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Saudi Journal of Kidney Diseases and Transplantation
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   2006| July-September  | Volume 17 | Issue 3  
 
 
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REVIEW ARTICLE
Renal Osteodystrophy: Review of the Disease and its Treatment
Abdullah M.W El-Kishawi, AM El-Nahas
July-September 2006, 17(3):373-382
PMID:16970258
Renal osteodystrophy (ROD), which is most evident in patients on renal replacement therapy (RRT), usually begins when the kidney function starts to deteriorate. The spectrum of skeletal abnormalities seen in ROD is classified according to the state of bone turnover. In the past two decades, the prevalence of high turnover ROD has decreased while low bone turnover has become increasingly recognized. Secondary hyperparathyroidism represents a common disorder in patients with chronic kidney disease (CKD); it develops as a result of hyperphosphatemia, hypocalcemia and impaired synthesis of renal vitamin D with reduction in serum calcitriol levels. Patients with secondary hyperparathyroidism have a range of symptoms that affect their quality of life. The aim of treatment of ROD is to reduce the incidence of uremic bone disease as well as cardiovascular morbidity and mortality caused by elevated serum levels of parathormone (PTH) and calcium X phosphorus product. Treatment measures include control of phosphorus retention and prevent hyperphosphatemia, maintaining serum calcium concentrations within the normal range and prevent excess PTH secretion.
  16,554 3,280 3
ORIGINAL ARTICLES
Autosomal Dominant Alport's syndrome: Study of a Large Tunisian Family
M Kharrat, S Makni, K Makni, K Kammoun, K Charfeddine, H Azaeiz, F Jarraya, M Ben Hmida, MC Gubler, H Ayadi, J Hachicha
July-September 2006, 17(3):320-325
PMID:16970251
Alport's syndrome is a hereditary nephritis that may lead to end-stage renal disease (ESRD) in early adult life. It is a clinically and genetically heterogeneous nephropathy. Alport's syndrome is often associated with sensorineural deafness and/or ocular abnormalities. In contrast with the well-known X-linked phenotype, very little is known about the autosomal dominant form caused by mutations in COL4A3 and COL4A4 in the chromosome region 2q35-q37. We describe a Tunisian family with autosomal dominant Alport's syndrome in which males and females were equally affected. Two members reached ESRD at age 40 and 53 years, respectively. Three members experienced isolated microhematuria and one member experienced sensorineural deafness. No eye abnormalities were observed. Immunohistochemical studies showed a normal distribution of the α5 (type IV collagen) chain in the epidermal basement membrane. Genetic analysis demonstrated that a common haplotype co-segregated with the disease in the heterozygous state in all affected patients, thereby, confirming an autosomal dominant mode of inheritance. The same haplotype was observed in two asymptomatic children. We conclude that autosomal dominant Alport's syndrome, follows a rare mode of inheritance and exhibits a milder phenotype than usually observed in classic X-linked Alport's syndrome. The frequency of this mode of inheritance should be confirmed by a larger study.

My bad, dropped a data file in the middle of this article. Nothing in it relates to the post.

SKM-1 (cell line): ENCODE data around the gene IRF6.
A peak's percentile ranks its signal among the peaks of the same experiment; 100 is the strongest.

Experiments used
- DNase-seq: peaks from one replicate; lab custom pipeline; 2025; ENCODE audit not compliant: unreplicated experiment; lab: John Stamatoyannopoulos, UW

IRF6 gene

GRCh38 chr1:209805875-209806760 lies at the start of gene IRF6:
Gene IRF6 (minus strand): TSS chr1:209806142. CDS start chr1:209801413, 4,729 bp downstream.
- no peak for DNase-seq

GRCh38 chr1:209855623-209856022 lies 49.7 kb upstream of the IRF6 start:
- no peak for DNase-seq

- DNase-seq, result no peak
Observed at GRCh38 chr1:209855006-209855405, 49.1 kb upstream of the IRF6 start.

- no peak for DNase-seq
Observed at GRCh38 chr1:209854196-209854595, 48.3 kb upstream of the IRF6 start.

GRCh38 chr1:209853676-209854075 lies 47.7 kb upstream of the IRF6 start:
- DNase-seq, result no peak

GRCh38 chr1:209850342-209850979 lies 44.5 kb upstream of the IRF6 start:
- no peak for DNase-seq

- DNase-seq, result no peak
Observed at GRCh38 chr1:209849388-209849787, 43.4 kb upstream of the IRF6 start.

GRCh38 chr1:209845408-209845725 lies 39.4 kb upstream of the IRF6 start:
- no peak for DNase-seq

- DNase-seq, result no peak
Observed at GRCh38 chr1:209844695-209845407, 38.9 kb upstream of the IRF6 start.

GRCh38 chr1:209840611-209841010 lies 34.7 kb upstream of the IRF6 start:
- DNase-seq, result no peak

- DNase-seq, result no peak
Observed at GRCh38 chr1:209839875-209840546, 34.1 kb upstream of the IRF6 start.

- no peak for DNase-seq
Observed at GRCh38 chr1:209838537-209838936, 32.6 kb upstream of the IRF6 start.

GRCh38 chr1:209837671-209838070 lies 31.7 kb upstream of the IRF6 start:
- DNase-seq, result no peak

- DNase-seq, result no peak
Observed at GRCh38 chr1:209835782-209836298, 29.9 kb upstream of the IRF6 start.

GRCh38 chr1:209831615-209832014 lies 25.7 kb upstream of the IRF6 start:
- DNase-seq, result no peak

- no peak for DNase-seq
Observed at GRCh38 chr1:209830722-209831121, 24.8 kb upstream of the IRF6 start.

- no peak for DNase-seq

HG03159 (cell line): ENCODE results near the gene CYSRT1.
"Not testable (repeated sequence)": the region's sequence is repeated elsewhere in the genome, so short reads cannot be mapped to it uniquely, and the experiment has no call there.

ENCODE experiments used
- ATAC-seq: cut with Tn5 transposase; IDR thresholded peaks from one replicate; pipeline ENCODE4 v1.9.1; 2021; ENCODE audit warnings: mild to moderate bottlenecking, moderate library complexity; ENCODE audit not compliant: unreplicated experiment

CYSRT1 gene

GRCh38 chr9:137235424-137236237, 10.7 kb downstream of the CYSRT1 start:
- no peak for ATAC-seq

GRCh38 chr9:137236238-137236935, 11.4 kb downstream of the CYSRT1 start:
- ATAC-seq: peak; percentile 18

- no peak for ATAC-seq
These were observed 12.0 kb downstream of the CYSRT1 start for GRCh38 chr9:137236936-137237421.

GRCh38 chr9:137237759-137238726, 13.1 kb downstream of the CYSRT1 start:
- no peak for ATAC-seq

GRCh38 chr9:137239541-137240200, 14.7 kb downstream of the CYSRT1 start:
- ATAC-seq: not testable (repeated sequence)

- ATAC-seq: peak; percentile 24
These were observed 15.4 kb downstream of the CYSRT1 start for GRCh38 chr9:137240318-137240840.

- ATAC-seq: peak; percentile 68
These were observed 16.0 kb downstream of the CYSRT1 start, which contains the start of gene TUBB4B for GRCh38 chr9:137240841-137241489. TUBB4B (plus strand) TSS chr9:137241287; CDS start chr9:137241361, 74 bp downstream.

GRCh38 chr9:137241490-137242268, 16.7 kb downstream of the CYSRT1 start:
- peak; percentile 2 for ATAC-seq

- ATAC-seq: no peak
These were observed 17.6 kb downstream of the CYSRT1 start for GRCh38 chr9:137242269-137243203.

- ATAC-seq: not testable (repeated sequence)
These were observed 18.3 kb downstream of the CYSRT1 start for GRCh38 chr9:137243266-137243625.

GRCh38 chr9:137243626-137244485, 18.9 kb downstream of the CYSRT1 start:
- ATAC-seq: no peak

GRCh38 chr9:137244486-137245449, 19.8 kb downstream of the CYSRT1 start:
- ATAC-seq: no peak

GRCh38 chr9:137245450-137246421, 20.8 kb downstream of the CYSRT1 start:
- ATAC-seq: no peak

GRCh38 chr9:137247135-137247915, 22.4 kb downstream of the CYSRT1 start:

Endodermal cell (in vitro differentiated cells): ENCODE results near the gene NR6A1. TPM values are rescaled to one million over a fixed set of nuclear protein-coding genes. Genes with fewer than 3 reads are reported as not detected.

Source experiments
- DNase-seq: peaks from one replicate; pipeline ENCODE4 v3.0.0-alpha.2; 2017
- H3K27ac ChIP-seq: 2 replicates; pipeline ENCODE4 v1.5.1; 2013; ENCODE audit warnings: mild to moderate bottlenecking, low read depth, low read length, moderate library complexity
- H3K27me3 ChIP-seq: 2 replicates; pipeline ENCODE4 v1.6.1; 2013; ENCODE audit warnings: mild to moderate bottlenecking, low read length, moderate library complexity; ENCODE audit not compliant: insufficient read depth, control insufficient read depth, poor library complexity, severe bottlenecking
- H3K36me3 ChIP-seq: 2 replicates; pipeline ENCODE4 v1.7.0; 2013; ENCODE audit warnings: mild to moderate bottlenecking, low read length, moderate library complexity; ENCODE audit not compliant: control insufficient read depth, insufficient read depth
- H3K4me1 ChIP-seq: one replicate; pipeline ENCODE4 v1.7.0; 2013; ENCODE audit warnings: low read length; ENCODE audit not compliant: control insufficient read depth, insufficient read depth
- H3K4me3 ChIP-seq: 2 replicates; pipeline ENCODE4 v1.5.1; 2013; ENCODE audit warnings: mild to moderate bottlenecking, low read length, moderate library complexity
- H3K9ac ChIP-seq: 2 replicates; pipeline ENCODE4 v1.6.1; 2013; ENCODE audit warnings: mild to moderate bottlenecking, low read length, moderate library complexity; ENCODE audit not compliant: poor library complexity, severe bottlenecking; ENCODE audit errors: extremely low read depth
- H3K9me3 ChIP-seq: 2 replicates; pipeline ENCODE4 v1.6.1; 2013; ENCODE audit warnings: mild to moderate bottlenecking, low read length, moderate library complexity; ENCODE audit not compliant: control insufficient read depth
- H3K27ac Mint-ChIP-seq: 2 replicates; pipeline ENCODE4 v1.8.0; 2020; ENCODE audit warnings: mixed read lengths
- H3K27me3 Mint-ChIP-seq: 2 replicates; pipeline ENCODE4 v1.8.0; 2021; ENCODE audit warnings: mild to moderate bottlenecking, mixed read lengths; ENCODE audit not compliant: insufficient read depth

9,334 624 6
CASE REPORTS
Acute Tubulointerstitial Nephritis and Anterior Uveitis (TINU Syndrome): A Report of Two Cases
Fatima Mortajil, Hasnaa Rezki, Khadija Hachim, K Zahiri, Benyounes Ramdani, Driss Zaid, Saida Skalli
July-September 2006, 17(3):386-389
PMID:16970260
TINU or Dobrin syndrome is a rare oculo-renal inflammatory condition which is comprised of acute idiopathic tubulointerstitial nephritis and uveitis. We report here two female patients aged 35 and 44 years, who were admitted with severe renal failure of acute onset (serum creatinine of 607 and 310 Umol/L [Editor note: do you mean "µmol/L"?] respectively) with the first patient requiring hemodialysis. The cause of acute renal failure was unclear on clinical and laboratory assessment, and a percutaneous renal biopsy was performed which showed features of acute tubulointerstitial nephritis in both cases. Both patients were started on oral steroids at a dose of 1 mg/kg/day. There was progressive improvement of their renal function. Three months later, the two patients presented with bilateral anterior uveitis requiring local corticosteroid therapy. This was followed by total resolution of the uveitis. The cause of the interstitial nephritis and the uveitis could not be identified in the two cases. The renal function was normal in these patients after 24 and 27 months of follow-up, respectively. Dobrin or TINU syndrome is rare, and must be considered in patients who present with acute tubular interstitial [Editor note: for consistency with the title, you may wish to replace this with "tubulointerstitial"] nephritis and anterior uveitis.
  8,429 792 2
EDITORIALS
Renal Transplantation across the ABO Barrier
Ahmed M Alkhunaizi
July-September 2006, 17(3):311-315
PMID:16970249